Back in the 1980s Hong Kong’s busiest shopping districts were dominated by Japanese department stores. Retail giant Yaohan even moved its international headquarters to the British colony in 1991. In the same year its boss Kazuo Wada plonked down HK$85 million ($11 million) to buy the luxury mansion that had once housed HSBC’s taipans. Named Skyhigh, it sat atop Victoria Peak and enjoyed 360-degree views of the territory. Wada paid a Hong Kong record for his new home but the purchase marked the beginning of the end of Yaohan as a retail empire, which began to crumble because of overexpansion. In 1997 Wada was forced to sell Skyhigh for HK$375 million, setting another record for Hong Kong’s most expensive home.
At the time of the sale China was months away from taking back sovereignty of Hong Kong. A housing shortage, coupled with increasing flows of capital from the mainland, had pushed real estate prices skywards. The new owner of Skyhigh, Wong Kuan, was a chef-turned-developer with close connections to mainland Chinese financiers. The transaction proved to be another watershed, marking the onset of Wong’s decline, as well as that of the Hong Kong property market in general, which crashed with the unleashing of the Asian financial crisis. The house was seized by creditors and sold to comedy superstar Stephen Chow in 2004 for about HK$320 million.
Since then the storied property has been redeveloped into four smaller houses and it is no longer called Skyhigh. Yet it remains a miniature image of the boom-and-bust cycles of the Hong Kong economy in which property analysts look up to the Peak for signals as to where the broader market is heading.
And the news from the Peak today?
Until this year the four trophy properties redeveloped from Skyhigh kept their titles as Hong Kong’s most expensive homes. One of the mansions was sold in 2011 to an undisclosed buyer for HK$800 million in a sale that translated into HK$130,000 per square foot. The Hong Kong Economic Journal (HKEJ) reckoned this made it “the world’s most expensive residence”, ahead of the penthouse at Monaco’s La Belle Epoque.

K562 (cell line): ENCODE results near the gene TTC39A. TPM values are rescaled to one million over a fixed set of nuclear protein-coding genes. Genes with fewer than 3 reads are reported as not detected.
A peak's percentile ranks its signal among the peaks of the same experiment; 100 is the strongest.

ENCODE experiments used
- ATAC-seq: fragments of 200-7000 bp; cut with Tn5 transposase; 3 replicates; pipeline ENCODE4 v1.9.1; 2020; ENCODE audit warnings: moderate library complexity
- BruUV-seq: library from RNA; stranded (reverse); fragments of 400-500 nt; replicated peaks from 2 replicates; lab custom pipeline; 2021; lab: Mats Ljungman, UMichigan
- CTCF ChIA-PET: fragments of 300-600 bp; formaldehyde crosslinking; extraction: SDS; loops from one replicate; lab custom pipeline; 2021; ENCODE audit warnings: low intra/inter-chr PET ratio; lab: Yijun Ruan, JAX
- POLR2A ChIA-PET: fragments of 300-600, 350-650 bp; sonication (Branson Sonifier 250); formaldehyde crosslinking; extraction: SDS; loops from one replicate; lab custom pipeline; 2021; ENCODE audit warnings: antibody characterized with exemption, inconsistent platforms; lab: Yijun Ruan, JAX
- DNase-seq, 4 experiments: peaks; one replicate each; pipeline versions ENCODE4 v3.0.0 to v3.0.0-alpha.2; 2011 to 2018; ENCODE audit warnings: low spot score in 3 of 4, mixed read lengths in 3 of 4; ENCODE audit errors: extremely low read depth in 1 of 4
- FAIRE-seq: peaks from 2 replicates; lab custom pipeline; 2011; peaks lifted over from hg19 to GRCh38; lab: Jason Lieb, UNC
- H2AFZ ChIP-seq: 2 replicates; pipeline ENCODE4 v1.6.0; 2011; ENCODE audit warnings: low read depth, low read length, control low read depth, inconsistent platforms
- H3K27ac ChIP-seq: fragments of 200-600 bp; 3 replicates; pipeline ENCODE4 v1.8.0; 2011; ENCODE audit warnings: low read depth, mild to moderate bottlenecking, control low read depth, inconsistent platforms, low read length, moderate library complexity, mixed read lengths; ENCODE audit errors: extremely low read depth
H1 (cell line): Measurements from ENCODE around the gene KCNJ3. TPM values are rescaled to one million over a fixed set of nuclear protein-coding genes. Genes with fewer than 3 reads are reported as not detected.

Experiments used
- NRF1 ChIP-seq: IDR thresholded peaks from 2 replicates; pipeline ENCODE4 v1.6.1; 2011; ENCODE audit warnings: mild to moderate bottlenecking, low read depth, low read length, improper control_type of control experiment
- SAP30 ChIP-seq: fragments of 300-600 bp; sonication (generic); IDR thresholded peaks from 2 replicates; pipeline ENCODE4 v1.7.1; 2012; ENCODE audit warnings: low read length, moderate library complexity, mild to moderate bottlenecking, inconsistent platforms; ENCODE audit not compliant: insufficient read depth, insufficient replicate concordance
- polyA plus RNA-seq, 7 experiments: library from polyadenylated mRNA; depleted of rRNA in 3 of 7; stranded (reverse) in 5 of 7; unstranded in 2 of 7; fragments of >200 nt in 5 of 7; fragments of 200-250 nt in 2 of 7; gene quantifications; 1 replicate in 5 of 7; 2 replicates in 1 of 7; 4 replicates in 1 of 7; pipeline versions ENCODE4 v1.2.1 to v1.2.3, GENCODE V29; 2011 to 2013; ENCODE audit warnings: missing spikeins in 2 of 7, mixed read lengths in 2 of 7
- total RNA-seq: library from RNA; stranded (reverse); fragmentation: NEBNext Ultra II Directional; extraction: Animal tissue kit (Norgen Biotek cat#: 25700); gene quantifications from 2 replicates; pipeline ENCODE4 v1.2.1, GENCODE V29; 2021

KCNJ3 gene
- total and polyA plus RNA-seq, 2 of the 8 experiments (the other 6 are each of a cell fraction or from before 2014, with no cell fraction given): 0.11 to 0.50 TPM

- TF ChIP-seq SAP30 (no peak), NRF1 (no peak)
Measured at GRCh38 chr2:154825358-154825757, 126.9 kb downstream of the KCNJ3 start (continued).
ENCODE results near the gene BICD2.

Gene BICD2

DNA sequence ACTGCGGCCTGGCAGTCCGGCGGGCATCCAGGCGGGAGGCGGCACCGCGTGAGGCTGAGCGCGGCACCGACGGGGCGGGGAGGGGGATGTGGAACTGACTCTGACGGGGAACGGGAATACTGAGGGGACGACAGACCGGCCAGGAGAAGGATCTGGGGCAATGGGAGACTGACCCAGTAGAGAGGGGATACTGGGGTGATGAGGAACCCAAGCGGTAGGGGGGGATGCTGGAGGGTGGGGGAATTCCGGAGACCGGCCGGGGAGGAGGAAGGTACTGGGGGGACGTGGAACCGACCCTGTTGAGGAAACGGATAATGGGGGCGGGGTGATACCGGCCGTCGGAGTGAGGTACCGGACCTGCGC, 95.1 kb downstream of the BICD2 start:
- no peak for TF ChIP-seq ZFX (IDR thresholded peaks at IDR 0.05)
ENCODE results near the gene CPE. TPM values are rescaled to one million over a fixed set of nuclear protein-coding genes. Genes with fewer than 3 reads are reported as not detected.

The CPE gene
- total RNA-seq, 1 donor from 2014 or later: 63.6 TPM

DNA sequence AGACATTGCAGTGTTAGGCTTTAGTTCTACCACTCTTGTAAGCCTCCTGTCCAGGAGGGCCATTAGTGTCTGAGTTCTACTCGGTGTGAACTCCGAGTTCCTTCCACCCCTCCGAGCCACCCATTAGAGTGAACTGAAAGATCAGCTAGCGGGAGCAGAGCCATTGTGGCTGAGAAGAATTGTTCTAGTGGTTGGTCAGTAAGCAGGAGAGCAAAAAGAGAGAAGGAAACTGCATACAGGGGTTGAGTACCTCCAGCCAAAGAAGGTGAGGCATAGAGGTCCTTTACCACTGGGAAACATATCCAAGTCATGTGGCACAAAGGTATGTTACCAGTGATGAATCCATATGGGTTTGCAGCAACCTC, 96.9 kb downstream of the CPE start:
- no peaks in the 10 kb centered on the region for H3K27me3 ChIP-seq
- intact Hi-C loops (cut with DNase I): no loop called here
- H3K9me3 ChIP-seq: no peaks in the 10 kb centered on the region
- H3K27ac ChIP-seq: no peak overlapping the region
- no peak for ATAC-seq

The title is, of course, disputable. Homebuyers outside Hong Kong don’t tend to measure property values in per-square-foot terms. And the most prestigious properties don’t normally change hands. Buckingham Palace was valued by TIME magazine at $1.55 billion last year and ranked as the world’s most expensive house. But obviously, Her Majesty’s home is not up for sale.
That doesn’t stop Hong Kong newspapers continuing to use the “world’s most expensive home” label and in August it was reported that another luxury home on the Peak had broken records by going for HK$1.5 billion, or HK$150,000 per square foot.
The seller, Francis Yuen, is one of the most astute financiers in Hong Kong. But it was the buyer that interested most: Jack Ma, the founder of internet giant Alibaba, reports HKEJ. That seemed to be a sign that mainland money is still active in some of Hong Kong’s most desirable residential areas. It offered further evidence of the Peak’s evolution from a place that began as a home for Britons of colonial privilege, then after 1997 became more associated with Hong Kong’s wealthiest local families, but now houses a newer breed of mainland Chinese billionaire.
Anyone wanting to become a neighbour of China’s richest man (as per Bloomberg rankings) will have to be perhaps wealthier. A house nearby which has been on the market for more than a year is looking for someone willing to part with HK$819 million, or HK$175,000 per square foot.
Transactions for luxury homes have traditionally provided a leading indicator for Hong Kong’s broader property market. But since 2012 the Hong Kong government has slapped hefty taxes on trophy purchases. Buyers have to pay much higher stamp duties on premium homes (i.e. those valued at HK$20 million or higher), and even more if they are not permanent residents of the city. But the levies haven’t stopped Chinese tycoons from snapping up some of Hong Kong’s best properties, like the iconic Ho Tung Garden (the former mansion of Sir Robert Hotung, a comprador for Jardine Matheson). It changed hands in January this year for HK$5.1 billion. It remains the biggest ever deal for a single residential property in Hong Kong and the buyer – a businessman from Sichuan – was compelled by the taxman to cough up an additional HK$1.2 billion in various stamp duties (again, the most ever paid in a single residential deal).